In my motherboard I have a socket which says "CD".

It looks like a 4 pin fan socket, more or less.

Is it a fan socket, or what is it used for?

I have tried googleing it but I only find results about Compact Discs.

My motherboard is an Asus M2N MX SE

enter image description here

  • According to answers.yahoo.com/question/index?qid=20090211015116AAf8Wyd, "The 4-pin audio connector is a legacy device and isn't really needed anymore nowadays. Also, it plugs into your sound card, not the case.". But I don't trust Yahoo Answers, can someone confirm that and explain it a bit?
    – Oriol
    Dec 24 '13 at 18:00

Optical drive audio in connector (4-pin CD) These connectors allow you to receive stereo audio input from sound source such as CD-Rom, TV tuner or MPEG card

that is according to page 1-28 of the manual for your motherboard that I downloaded from the link you gave.

  • Oh, thanks. I didn't see there was a manual, I'm gonna read it.
    – Oriol
    Dec 24 '13 at 18:39

In ye early days CDROMs were not only capable of reading data CDs, but also of playing audio CDs. To listen to the music from an audio CD you either plugged in a headphone on the connecor on the front of the CDROM, or you connected the drives audio out to your soundcards.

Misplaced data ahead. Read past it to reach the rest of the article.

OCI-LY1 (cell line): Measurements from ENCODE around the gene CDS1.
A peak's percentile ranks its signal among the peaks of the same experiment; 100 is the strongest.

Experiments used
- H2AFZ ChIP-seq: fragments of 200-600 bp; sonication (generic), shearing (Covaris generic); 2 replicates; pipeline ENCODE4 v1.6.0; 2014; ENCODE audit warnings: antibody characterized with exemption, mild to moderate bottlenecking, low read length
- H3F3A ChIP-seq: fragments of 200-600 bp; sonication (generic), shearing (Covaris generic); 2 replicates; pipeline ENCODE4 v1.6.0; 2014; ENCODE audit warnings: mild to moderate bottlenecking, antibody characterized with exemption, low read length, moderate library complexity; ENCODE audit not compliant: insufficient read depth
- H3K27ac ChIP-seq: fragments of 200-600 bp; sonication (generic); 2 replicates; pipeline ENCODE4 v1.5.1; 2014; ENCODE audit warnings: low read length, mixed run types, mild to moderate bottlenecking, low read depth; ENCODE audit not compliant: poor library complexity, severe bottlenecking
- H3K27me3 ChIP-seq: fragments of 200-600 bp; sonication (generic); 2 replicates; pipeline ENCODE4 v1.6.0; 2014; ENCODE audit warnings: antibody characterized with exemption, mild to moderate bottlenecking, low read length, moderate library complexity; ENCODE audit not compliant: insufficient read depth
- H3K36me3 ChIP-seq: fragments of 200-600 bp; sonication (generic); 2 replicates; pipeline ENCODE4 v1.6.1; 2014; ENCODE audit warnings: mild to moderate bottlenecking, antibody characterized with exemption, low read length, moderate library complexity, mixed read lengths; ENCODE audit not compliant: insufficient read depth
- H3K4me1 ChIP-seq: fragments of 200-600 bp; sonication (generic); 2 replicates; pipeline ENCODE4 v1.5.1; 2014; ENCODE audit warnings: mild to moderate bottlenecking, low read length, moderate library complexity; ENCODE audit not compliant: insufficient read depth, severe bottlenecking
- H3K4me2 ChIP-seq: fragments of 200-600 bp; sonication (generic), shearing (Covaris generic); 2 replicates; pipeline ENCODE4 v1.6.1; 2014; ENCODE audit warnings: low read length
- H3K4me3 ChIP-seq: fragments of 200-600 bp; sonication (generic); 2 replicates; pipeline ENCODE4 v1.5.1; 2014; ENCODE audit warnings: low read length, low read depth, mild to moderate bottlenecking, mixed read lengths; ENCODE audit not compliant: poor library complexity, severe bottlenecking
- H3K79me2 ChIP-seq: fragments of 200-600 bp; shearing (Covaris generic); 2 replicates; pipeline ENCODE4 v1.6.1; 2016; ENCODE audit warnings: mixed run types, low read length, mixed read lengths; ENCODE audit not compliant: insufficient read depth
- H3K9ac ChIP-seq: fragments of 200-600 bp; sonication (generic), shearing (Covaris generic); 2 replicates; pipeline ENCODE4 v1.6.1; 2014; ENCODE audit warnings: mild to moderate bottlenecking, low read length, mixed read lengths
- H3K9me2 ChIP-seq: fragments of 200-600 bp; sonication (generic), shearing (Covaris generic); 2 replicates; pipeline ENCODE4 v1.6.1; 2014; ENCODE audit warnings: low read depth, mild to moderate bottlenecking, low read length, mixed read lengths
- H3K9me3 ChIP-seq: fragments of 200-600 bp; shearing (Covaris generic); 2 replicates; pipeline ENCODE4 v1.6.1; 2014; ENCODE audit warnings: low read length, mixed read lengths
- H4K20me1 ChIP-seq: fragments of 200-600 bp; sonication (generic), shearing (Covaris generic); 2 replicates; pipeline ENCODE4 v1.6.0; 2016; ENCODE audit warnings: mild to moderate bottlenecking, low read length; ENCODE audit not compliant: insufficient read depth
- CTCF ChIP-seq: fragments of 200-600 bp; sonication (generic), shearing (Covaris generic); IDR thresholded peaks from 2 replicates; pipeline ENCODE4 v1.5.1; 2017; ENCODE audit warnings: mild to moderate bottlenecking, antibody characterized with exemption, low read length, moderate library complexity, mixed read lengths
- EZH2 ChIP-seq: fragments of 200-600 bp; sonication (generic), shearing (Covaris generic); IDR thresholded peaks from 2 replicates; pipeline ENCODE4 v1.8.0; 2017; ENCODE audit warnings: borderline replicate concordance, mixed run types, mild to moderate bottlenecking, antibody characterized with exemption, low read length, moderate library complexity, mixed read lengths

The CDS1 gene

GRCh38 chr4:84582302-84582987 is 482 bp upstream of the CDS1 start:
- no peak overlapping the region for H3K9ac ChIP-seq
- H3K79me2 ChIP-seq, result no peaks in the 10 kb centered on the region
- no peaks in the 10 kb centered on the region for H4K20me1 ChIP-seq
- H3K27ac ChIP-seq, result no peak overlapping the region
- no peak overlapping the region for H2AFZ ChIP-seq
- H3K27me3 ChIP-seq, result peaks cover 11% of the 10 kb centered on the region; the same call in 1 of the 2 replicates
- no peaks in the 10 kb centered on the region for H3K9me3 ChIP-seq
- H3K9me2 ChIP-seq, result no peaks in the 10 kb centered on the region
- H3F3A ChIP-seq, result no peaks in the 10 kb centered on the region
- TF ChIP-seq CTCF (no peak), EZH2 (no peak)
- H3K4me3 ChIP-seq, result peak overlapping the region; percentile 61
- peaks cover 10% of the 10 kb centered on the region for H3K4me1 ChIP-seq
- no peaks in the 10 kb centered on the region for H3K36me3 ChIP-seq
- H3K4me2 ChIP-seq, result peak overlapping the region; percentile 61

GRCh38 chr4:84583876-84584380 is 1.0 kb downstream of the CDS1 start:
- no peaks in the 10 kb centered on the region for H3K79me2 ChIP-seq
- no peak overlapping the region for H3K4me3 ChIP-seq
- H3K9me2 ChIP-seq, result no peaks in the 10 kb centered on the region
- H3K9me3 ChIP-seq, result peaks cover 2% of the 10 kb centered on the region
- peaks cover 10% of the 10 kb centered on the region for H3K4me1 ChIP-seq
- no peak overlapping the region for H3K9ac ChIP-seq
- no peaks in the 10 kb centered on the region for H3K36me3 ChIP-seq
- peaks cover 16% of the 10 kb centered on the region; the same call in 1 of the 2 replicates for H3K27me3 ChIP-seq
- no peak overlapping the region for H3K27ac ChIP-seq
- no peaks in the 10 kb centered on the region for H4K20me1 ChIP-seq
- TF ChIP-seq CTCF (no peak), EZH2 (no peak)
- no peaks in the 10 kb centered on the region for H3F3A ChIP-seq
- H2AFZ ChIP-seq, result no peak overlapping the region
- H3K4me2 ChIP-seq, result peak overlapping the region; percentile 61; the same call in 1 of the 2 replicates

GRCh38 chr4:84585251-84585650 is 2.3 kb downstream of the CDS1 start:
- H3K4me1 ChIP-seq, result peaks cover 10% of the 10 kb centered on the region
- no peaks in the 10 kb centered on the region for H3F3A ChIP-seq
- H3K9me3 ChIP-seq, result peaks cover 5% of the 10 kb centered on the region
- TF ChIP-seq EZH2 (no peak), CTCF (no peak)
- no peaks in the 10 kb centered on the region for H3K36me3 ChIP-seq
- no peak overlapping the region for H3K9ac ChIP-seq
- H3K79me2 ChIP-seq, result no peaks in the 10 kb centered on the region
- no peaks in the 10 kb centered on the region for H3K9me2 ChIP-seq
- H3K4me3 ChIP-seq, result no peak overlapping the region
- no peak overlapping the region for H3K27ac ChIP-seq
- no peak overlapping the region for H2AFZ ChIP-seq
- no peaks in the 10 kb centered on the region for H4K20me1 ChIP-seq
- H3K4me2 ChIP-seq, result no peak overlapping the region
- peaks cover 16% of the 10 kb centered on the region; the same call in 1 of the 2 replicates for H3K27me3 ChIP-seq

In your case this 'soundcard' is in the motherboard.

Example image oif an old CDROM (The orange part at the bottom is where you would connect the cable leading to the sound card, or in your case to the motherboard).

enter image description here

  • You could, if you were crazy enough, play music off a CD player with an appropriate powersupply, and the right leads, with no computer I suspect.
    – Journeyman Geek
    Jun 5 '14 at 9:39

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